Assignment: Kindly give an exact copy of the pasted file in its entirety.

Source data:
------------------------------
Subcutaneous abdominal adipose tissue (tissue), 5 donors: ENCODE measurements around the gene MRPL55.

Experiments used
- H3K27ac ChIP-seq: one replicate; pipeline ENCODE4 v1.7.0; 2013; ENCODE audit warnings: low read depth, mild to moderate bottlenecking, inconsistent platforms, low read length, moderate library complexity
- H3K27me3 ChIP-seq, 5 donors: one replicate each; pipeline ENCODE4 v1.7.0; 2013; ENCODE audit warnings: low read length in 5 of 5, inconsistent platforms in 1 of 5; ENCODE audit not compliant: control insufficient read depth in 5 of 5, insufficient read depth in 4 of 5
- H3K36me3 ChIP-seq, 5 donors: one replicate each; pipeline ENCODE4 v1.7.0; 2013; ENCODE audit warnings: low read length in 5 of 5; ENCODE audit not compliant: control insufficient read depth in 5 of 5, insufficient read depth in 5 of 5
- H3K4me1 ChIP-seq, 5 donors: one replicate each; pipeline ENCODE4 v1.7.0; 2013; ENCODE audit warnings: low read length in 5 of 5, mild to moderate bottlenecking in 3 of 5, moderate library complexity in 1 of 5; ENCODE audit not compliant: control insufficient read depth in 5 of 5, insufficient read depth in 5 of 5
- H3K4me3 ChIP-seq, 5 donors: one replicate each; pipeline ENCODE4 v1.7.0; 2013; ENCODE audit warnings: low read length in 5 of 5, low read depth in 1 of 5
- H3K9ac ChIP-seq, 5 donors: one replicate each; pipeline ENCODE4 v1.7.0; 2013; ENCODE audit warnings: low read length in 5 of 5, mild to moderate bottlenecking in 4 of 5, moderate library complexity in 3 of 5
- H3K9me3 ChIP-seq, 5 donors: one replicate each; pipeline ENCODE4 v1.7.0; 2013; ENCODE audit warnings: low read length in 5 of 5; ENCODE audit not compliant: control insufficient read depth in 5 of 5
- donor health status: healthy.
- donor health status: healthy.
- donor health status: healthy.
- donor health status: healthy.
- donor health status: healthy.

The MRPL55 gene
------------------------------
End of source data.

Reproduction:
Subcutaneous abdominal adipose tissue (tissue), 5 donors: ENCODE measurements around the gene MRPL55.

Experiments used
- H3K27ac ChIP-seq: one replicate; pipeline ENCODE4 v1.7.0; 2013; ENCODE audit warnings: low read depth, mild to moderate bottlenecking, inconsistent platforms, low read length, moderate library complexity
- H3K27me3 ChIP-seq, 5 donors: one replicate each; pipeline ENCODE4 v1.7.0; 2013; ENCODE audit warnings: low read length in 5 of 5, inconsistent platforms in 1 of 5; ENCODE audit not compliant: control insufficient read depth in 5 of 5, insufficient read depth in 4 of 5
- H3K36me3 ChIP-seq, 5 donors: one replicate each; pipeline ENCODE4 v1.7.0; 2013; ENCODE audit warnings: low read length in 5 of 5; ENCODE audit not compliant: control insufficient read depth in 5 of 5, insufficient read depth in 5 of 5
- H3K4me1 ChIP-seq, 5 donors: one replicate each; pipeline ENCODE4 v1.7.0; 2013; ENCODE audit warnings: low read length in 5 of 5, mild to moderate bottlenecking in 3 of 5, moderate library complexity in 1 of 5; ENCODE audit not compliant: control insufficient read depth in 5 of 5, insufficient read depth in 5 of 5
- H3K4me3 ChIP-seq, 5 donors: one replicate each; pipeline ENCODE4 v1.7.0; 2013; ENCODE audit warnings: low read length in 5 of 5, low read depth in 1 of 5
- H3K9ac ChIP-seq, 5 donors: one replicate each; pipeline ENCODE4 v1.7.0; 2013; ENCODE audit warnings: low read length in 5 of 5, mild to moderate bottlenecking in 4 of 5, moderate library complexity in 3 of 5
- H3K9me3 ChIP-seq, 5 donors: one replicate each; pipeline ENCODE4 v1.7.0; 2013; ENCODE audit warnings: low read length in 5 of 5; ENCODE audit not compliant: control insufficient read depth in 5 of 5
- donor health status: healthy.
- donor health status: healthy.
- donor health status: healthy.
- donor health status: healthy.
- donor health status: healthy.

The MRPL55 gene